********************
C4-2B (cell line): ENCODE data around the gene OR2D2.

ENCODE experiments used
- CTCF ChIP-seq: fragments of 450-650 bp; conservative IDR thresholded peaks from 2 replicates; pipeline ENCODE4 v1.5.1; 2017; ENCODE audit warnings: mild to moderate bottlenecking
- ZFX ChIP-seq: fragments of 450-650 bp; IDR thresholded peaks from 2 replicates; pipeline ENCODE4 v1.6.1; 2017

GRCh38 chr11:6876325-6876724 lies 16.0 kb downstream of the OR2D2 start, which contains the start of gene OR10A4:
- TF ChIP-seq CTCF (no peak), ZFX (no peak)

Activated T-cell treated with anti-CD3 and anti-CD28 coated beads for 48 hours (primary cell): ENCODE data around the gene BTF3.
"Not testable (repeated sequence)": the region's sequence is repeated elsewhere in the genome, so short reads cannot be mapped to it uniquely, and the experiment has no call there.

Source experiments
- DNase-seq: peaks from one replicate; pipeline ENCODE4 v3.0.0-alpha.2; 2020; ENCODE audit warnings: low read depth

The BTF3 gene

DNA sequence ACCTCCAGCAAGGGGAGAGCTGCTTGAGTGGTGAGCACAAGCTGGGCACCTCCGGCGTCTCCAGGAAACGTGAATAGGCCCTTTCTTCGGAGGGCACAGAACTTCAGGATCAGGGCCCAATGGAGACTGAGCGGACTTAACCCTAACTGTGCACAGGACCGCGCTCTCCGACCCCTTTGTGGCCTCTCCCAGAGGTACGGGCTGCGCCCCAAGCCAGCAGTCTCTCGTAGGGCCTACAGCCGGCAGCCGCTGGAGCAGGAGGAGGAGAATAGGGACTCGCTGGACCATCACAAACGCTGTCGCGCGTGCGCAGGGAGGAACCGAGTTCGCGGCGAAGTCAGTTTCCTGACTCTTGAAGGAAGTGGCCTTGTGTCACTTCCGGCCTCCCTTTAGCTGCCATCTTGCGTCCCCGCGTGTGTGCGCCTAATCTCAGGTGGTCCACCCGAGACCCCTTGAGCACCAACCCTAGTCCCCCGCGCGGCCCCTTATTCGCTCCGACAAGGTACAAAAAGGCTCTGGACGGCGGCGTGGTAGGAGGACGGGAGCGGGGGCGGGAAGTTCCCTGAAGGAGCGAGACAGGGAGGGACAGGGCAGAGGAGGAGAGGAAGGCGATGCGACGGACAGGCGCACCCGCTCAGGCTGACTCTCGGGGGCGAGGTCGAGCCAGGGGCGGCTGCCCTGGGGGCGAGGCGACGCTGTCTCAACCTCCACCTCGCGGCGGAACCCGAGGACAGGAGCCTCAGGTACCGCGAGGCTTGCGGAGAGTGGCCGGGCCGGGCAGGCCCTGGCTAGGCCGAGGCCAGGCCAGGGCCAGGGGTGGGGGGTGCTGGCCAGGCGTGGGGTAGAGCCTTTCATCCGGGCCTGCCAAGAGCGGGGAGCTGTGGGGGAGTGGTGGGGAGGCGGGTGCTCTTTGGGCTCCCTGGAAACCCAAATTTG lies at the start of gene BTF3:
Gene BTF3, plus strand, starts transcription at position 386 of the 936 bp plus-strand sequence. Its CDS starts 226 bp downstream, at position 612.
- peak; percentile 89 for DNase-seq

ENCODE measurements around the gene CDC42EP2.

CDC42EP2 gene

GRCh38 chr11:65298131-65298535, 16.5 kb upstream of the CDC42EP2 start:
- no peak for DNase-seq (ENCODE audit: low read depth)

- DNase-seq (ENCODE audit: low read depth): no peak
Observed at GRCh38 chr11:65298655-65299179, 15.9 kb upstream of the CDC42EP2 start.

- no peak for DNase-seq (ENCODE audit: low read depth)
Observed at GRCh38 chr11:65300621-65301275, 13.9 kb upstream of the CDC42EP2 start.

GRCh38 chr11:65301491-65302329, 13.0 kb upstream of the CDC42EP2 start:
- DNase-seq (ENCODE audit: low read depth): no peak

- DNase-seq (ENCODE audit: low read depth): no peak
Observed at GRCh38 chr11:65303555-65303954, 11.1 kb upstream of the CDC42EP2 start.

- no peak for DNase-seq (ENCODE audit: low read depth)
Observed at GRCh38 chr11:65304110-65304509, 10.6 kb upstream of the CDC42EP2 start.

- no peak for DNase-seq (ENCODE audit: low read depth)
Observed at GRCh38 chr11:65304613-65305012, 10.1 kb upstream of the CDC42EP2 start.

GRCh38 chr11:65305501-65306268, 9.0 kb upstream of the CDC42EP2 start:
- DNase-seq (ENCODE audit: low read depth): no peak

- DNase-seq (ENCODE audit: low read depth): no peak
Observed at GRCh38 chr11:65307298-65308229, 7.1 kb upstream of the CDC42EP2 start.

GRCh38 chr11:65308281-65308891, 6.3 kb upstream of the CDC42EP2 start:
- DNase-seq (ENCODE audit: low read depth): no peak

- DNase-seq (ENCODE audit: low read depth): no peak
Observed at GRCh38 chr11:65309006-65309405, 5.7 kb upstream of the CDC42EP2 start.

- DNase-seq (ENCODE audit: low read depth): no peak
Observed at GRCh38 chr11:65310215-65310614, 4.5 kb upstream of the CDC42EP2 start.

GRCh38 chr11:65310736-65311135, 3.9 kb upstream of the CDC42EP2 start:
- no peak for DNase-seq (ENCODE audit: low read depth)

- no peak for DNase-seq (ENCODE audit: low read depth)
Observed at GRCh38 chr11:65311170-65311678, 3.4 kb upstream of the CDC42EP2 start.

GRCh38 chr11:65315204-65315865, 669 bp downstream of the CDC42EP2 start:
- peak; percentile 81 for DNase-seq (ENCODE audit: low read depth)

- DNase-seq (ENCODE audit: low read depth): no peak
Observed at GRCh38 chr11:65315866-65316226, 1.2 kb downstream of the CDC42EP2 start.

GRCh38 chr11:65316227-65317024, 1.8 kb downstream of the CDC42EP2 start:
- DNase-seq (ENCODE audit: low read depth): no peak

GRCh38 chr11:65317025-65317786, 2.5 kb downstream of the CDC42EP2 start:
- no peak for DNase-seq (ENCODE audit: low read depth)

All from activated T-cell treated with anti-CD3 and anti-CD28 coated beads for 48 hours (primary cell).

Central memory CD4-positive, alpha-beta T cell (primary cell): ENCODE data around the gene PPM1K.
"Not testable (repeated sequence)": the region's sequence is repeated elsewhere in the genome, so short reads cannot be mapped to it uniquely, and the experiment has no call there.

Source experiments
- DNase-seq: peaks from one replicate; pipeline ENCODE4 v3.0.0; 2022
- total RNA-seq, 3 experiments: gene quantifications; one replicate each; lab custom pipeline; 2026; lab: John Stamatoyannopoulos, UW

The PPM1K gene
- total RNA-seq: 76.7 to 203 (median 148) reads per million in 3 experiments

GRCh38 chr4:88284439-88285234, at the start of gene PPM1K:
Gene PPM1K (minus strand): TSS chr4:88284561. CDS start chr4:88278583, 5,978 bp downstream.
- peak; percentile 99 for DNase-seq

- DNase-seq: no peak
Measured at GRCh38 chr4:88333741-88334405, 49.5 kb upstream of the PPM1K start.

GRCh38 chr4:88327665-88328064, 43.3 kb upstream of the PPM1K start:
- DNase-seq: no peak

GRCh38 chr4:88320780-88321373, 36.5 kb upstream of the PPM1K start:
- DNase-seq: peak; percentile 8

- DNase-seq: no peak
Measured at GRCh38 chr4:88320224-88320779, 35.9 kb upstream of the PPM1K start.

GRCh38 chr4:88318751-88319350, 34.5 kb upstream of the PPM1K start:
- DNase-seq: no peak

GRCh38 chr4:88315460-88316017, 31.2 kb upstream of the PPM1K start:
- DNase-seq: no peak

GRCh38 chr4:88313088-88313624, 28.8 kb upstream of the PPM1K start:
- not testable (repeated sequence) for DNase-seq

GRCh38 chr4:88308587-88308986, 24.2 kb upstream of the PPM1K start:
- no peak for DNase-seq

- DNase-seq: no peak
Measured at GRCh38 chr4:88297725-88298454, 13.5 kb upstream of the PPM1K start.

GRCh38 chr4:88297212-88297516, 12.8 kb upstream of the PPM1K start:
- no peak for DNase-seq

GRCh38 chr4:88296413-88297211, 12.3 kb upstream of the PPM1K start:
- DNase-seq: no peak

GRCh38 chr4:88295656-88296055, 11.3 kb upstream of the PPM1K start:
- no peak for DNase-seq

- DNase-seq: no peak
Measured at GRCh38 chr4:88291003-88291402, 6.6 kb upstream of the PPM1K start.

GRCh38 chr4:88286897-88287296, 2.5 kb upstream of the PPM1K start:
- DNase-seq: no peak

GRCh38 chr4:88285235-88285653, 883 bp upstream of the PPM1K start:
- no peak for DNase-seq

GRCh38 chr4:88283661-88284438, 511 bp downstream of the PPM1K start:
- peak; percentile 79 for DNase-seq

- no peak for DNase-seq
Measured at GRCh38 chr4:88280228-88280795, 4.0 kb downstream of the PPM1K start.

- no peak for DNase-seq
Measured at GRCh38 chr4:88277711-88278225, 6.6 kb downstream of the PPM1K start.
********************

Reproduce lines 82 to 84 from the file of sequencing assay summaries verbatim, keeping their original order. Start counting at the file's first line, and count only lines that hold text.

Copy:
GRCh38 chr4:88297212-88297516, 12.8 kb upstream of the PPM1K start:
- no peak for DNase-seq

GRCh38 chr4:88296413-88297211, 12.3 kb upstream of the PPM1K start: